SCUBA-DIVING IS A SAFE PASTIME. Yes, incidents occur, some of them serious, but statistically it seems less so than when participating in other adventure pursuits.
That said, there are occasions on which you might find yourself in a difficult situation. When you do, it’s likely that anticipating the event and pre-planning will make the difference between a safe return and a life-threatening episode.
I’ve been a diver for more than 30 years and of course, like many others, I’ve had a few “moments” during that time; perhaps six or seven dives out of thousands on which I’ve been in trouble but managed by luck to escape serious injury or worse.
In hindsight I could have avoided or resolved the problems I encountered by using equipment designed and built specifically to deal with such circumstances.
This feature isn’t about procedures or training – it’s all about kit that’s fit for purpose (or not) in the diving environment. Kit I wished I’d had in my BC pocket or had clipped to a D-ring when I was in trouble.
I’ve learnt a few things over the years with regard to safety gear. There are some items which, when the chips are down, are about as much use as a button on a sock. Other gear I wouldn’t get in the water without.
There is some stuff of which myths are made. I’m not saying don’t use it, only that there may be times or conditions in which it’s not effective. In a risk-critical situation it’s better to have safety gear you know will work regardless of the circumstances.


Mountaineers, trekkers and backpackers off the beaten track often carry reflective signalling devices. By aligning them with the sun and a search team they can signal their location with the resulting flashing light. These devices are compact, light and, in the right conditions, work like a dream.
It’s often recommended that divers carry a compact disc on open-water dives. Divers Alert Network (DAN) also sells signalling mirrors for use at the surface.
Unfortunately, conditions are rarely suitable for these signalling devices to work in a marine environment. The sun needs to be out from behind clouds and your position in relation to the light source and the people you’re signalling must be favourable.
Another major factor not taken into account is that your mirrored signal may be lost in a billion blinking and flashing pinpricks of light, as ripples or waves reflect the sun in the same way as a CD or mirror does!

In Victorian England, peelers (the police force) used whistles to summon assistance. They were state of the art. I’m sure they worked so well because in those days there was less ambient noise from people, heavy traffic and industry.
The modern equivalent is a VHF radio so I have to ask: why are divers still relying on whistles to attract attention? I know they’re small, light, unobtrusive and always there when you need them, but will they actually be heard at distance over the ambient noise of marine diesel engines, waves slapping the shore or the dive-boat hull and people conversing loudly about their latest underwater adventure?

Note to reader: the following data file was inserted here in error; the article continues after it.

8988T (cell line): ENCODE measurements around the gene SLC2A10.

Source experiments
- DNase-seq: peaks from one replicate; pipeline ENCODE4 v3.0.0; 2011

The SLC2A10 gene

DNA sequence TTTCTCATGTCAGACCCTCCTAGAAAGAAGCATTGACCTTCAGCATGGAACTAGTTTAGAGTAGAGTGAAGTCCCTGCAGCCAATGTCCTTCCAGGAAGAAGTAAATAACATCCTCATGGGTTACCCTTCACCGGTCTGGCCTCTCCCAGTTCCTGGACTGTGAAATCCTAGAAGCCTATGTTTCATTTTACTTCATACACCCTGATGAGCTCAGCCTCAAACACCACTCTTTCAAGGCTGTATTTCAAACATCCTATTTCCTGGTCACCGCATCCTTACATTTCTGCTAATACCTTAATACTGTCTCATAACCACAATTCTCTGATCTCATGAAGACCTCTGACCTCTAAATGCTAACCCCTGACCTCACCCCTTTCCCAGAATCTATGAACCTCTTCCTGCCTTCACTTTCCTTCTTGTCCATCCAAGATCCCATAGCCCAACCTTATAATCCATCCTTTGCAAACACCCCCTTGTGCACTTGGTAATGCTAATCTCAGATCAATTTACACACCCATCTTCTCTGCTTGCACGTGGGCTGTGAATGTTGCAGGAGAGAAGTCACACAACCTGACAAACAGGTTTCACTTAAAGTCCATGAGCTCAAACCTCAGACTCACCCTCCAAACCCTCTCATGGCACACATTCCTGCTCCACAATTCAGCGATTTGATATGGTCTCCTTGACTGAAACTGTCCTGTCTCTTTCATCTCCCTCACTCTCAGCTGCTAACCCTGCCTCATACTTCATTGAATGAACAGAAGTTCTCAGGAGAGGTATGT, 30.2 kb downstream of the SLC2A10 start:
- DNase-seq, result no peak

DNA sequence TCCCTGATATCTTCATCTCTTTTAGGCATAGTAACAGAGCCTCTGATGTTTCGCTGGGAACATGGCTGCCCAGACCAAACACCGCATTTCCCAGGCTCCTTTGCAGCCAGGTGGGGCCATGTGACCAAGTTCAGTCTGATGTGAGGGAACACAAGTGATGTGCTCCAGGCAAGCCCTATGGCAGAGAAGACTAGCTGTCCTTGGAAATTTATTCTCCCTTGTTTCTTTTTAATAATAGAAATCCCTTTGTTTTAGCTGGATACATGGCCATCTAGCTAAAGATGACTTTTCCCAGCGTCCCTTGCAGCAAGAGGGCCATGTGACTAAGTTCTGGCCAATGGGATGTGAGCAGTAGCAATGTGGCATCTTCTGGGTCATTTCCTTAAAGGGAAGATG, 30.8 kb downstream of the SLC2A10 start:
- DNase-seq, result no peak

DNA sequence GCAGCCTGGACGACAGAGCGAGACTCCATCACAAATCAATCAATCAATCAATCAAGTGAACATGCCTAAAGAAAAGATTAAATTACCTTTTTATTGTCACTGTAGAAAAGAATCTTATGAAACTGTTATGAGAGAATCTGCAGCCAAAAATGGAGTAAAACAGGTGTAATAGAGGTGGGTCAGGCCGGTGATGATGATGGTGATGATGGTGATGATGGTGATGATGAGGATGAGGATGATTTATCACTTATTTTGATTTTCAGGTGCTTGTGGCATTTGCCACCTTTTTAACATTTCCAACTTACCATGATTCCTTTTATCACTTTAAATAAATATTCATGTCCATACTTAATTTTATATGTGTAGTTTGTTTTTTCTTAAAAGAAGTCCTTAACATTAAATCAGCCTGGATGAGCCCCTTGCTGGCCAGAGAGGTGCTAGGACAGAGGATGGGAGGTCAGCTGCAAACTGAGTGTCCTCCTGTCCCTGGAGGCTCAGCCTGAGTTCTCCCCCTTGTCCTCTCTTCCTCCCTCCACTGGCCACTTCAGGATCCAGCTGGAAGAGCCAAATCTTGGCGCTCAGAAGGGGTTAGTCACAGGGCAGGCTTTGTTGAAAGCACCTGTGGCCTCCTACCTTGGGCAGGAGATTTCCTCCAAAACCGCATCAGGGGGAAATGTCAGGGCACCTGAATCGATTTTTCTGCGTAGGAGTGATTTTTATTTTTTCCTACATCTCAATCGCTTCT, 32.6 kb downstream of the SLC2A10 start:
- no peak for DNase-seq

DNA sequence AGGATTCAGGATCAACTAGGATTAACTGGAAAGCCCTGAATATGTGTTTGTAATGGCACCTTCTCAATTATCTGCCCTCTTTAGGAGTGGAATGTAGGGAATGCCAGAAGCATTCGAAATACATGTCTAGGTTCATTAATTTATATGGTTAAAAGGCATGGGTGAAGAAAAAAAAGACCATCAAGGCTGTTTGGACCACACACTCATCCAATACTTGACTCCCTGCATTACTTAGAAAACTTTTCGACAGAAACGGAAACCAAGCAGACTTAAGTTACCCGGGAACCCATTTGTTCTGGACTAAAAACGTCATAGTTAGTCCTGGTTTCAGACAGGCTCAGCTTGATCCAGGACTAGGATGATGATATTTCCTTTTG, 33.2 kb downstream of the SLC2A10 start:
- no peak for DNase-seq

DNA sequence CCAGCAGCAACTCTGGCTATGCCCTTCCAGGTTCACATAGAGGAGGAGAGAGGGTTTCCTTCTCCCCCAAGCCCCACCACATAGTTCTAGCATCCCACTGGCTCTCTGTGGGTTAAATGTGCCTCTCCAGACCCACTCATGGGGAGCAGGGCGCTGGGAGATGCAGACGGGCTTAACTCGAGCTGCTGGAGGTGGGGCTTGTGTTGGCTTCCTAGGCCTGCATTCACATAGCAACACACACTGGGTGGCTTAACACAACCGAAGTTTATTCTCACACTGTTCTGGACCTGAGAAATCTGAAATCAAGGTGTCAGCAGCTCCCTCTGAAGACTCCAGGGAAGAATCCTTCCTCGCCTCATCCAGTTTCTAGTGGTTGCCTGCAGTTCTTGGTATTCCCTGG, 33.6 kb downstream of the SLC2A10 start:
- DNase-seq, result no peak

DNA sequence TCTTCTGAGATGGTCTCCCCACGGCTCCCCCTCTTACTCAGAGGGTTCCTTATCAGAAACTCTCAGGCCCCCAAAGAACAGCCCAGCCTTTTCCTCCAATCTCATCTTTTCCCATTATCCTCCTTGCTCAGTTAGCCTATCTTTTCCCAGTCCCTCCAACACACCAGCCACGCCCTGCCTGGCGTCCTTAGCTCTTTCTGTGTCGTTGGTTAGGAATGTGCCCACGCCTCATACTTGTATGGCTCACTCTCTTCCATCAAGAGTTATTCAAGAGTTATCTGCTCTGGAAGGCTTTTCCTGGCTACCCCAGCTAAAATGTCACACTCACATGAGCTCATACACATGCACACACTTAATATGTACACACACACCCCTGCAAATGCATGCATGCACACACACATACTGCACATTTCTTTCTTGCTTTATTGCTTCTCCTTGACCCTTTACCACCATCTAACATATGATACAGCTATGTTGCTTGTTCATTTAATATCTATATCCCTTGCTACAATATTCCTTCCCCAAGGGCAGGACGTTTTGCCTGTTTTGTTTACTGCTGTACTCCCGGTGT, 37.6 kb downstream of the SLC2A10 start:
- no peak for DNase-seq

Fabrics of all types can be dyed in hi-vis colours; commonly called “fluorescent”, they are used where being conspicuous adds to the wearer’s safety. In diving terms being prominent, especially at the surface, makes sense, so wearing a hi-vis exposure suit or BC would seem a great idea.
What people tend to forget is that the only part of your body likely to be seen at the surface is your head and neck. Also, brightly coloured suits and jackets are hard to find now, with black by far the most popular choice.
I used to dive with the late Alan Dunster. Along with other technical divers from Kingston BSAC, Dunny would wear bright orange cotton mechanic’s overalls over his black drysuit, and could certainly be seen from a distance under water. The overalls also protected his neoprene suit from abrasion when scrabbling about on deep wrecks.
At the surface, however, his bright overalls were as useful as a chocolate teapot. A brightly coloured hood would be a better choice.

Marine flares were once commonplace on offshore marine craft. A crew in trouble could ignite a flare and fire it vertically into the sky. A bright red flame followed by a smoke trail would alert nearby shipping, instigating an emergency response.
For divers, the flares have to be carried in a watertight canister rated to suit the planned maximum dive depths. Unfortunately the flares won’t ignite when damp and they have a short shelf-life, so when they’re needed most they could let you down with a splutter and a puff.

A glow-stick is a one-use light source consisting of a sealed clear tube containing two chemicals and a coloured dye. When the tube is bent the chemicals are released, mix together and the resulting chemical reaction produces light.
Glow-sticks are small, light, water-pressure resistant and require no batteries. They appear ideal for night-dives, but the myth is that these plastic tubes are not biodegradable and seem
to end up discarded, littering the seabed or remain attached to permanent moorings and shot-lines on popular night-dive sites.
A handheld torch with rechargeable batteries is the right way to go for night-diving.


Being seen and located at the surface is one of the most important factors in diver safety. I’ve been left adrift mid-Channel off the UK’s busy south-east coast and that’s an experience I wouldn’t want to repeat or have happen to anyone else.